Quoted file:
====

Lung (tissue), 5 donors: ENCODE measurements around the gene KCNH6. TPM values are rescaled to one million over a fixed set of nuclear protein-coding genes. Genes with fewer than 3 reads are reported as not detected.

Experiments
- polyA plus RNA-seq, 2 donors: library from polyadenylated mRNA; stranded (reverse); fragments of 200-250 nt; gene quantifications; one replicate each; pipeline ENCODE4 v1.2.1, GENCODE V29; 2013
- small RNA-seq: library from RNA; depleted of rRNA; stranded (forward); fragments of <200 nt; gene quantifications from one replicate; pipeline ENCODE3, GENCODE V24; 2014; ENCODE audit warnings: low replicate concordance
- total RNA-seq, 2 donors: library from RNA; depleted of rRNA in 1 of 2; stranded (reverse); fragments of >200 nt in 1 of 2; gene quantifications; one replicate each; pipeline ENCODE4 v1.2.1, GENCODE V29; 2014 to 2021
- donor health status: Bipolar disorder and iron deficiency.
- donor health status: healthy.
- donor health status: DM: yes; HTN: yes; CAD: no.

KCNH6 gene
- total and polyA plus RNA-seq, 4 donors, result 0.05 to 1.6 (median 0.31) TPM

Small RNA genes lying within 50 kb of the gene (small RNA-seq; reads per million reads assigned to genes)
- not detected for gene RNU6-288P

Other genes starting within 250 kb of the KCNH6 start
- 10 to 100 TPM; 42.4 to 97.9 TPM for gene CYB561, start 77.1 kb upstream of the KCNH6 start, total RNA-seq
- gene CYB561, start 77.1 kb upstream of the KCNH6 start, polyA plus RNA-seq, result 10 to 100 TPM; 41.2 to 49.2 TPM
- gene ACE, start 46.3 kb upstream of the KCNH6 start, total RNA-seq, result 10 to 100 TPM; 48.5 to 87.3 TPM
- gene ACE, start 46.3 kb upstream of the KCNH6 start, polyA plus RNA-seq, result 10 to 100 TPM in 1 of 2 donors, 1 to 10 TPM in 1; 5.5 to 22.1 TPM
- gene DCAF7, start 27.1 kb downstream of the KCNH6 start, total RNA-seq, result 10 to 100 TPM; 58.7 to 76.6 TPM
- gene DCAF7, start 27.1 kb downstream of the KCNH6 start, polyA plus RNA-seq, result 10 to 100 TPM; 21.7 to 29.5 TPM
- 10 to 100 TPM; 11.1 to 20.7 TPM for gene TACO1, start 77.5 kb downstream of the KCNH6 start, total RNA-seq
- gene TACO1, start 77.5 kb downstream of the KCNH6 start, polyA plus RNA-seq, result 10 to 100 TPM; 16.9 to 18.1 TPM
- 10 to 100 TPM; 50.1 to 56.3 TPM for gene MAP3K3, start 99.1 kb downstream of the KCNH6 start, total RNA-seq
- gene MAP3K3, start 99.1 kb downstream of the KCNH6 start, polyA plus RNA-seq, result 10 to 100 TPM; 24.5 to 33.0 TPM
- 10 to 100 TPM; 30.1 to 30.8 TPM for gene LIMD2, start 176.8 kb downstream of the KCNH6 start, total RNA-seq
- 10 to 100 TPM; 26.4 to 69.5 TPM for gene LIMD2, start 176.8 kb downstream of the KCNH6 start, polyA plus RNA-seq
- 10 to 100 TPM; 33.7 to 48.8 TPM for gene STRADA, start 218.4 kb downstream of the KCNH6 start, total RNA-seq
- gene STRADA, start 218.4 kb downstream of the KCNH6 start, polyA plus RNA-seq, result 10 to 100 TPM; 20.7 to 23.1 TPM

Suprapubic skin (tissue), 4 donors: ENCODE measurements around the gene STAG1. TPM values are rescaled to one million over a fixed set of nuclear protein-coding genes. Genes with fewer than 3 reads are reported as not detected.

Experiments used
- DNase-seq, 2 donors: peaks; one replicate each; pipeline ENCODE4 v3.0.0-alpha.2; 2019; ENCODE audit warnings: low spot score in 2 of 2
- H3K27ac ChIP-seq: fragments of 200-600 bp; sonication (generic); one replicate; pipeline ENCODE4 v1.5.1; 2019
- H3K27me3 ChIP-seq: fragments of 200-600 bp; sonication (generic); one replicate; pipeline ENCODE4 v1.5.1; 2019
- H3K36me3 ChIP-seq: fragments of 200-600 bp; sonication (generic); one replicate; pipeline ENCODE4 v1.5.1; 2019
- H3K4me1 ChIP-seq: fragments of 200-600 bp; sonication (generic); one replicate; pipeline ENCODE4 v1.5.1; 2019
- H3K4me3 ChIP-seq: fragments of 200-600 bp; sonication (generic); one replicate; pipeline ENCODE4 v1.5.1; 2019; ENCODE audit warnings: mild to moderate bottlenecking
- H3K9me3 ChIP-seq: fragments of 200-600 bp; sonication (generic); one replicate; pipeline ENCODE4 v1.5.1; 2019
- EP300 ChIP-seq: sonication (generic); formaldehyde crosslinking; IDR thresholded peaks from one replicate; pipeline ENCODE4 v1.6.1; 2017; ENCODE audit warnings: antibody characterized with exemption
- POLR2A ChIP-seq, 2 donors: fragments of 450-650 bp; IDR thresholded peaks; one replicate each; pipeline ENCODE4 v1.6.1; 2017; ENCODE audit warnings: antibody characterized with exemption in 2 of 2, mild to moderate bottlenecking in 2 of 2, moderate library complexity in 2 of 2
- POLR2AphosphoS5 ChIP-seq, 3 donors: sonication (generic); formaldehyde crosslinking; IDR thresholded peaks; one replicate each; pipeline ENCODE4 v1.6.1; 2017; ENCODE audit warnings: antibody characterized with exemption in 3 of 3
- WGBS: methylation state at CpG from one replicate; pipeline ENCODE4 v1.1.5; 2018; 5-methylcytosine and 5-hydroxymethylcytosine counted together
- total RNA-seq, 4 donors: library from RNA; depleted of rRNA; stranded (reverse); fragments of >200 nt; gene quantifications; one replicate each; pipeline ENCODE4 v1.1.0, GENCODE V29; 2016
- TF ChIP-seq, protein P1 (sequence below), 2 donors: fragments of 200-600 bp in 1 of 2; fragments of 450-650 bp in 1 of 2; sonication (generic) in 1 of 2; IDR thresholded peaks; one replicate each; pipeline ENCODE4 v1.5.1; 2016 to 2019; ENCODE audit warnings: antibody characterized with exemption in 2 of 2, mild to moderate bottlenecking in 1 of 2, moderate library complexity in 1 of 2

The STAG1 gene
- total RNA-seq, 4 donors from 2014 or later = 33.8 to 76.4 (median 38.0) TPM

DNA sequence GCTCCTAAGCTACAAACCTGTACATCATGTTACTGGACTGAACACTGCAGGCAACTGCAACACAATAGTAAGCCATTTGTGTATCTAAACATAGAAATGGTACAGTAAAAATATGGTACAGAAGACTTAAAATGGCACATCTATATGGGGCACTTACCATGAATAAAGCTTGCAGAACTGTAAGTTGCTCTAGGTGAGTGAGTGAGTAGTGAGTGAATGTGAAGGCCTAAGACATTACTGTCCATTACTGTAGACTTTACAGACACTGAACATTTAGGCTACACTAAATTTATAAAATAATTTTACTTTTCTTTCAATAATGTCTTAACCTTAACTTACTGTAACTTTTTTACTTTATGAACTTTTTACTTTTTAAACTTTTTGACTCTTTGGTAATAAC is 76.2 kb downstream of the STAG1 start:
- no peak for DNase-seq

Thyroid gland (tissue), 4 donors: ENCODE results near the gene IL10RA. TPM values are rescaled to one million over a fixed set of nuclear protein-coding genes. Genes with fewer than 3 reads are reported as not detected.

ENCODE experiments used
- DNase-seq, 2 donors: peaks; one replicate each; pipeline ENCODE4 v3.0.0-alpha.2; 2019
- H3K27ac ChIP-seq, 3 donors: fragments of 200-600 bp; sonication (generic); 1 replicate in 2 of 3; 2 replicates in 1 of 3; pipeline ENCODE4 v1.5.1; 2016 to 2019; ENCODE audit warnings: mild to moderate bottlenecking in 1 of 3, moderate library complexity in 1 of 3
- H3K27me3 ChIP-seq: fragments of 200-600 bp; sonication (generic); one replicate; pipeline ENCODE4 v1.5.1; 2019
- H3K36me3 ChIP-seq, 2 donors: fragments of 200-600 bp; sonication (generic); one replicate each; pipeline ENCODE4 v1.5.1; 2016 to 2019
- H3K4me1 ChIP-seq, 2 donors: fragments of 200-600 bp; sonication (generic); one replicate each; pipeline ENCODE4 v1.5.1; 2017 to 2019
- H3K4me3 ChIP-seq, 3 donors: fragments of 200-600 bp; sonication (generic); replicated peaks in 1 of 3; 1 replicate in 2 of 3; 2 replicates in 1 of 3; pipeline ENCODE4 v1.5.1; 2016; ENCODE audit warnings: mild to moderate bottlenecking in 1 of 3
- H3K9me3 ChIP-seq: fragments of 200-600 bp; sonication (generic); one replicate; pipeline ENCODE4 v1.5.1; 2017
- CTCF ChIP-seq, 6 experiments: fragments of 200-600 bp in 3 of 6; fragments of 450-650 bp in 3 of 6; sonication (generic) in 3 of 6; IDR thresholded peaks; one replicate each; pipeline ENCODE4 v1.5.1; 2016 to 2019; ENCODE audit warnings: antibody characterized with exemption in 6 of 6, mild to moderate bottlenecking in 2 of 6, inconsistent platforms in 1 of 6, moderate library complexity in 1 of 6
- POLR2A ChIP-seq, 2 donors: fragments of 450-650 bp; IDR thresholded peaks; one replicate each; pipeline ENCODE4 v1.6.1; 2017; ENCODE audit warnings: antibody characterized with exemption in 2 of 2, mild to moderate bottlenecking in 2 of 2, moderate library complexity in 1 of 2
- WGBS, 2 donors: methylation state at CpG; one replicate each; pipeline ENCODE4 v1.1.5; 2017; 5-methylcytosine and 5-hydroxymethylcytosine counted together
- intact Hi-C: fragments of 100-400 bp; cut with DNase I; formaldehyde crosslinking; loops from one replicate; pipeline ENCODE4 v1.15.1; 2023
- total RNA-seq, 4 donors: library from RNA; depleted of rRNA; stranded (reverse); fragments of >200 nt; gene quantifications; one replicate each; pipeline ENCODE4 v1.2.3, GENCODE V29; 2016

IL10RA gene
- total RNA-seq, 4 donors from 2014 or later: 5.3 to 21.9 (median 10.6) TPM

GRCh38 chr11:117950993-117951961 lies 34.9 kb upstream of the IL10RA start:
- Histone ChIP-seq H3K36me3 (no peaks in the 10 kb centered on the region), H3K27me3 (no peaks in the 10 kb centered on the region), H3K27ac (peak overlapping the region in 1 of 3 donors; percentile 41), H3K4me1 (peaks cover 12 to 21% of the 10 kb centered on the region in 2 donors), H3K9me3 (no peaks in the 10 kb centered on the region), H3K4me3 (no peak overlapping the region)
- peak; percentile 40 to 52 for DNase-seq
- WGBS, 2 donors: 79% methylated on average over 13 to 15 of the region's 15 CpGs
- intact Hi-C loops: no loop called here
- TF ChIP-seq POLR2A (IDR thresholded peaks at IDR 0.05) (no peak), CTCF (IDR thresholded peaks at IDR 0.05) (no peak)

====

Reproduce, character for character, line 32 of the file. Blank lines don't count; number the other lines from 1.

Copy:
- H3K27me3 ChIP-seq: fragments of 200-600 bp; sonication (generic); one replicate; pipeline ENCODE4 v1.5.1; 2019